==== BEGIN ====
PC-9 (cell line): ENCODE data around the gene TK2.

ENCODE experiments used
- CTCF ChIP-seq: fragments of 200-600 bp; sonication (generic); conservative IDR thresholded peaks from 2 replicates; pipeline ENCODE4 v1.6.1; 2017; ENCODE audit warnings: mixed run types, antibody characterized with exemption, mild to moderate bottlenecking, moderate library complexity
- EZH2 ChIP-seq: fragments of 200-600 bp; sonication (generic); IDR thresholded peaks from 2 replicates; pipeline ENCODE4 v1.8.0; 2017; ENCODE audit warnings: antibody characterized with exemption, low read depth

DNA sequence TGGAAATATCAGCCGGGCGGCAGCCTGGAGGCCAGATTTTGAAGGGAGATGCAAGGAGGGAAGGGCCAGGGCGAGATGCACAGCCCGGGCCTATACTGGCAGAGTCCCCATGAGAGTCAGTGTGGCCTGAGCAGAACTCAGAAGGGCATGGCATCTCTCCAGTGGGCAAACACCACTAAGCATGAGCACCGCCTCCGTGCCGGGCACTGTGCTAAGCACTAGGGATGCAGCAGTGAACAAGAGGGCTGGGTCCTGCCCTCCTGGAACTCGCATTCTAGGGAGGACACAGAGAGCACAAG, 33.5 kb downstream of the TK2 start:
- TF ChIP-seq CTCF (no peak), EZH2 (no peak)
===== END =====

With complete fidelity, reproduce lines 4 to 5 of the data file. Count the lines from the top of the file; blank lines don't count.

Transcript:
- EZH2 ChIP-seq: fragments of 200-600 bp; sonication (generic); IDR thresholded peaks from 2 replicates; pipeline ENCODE4 v1.8.0; 2017; ENCODE audit warnings: antibody characterized with exemption, low read depth

DNA sequence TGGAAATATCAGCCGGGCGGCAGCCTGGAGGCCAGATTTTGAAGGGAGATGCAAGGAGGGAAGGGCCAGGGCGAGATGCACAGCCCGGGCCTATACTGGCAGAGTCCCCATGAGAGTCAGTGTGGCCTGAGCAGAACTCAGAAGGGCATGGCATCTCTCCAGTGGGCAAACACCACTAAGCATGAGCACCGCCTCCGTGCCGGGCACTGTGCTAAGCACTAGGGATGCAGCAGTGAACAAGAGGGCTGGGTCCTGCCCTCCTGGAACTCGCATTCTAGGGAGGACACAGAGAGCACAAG, 33.5 kb downstream of the TK2 start: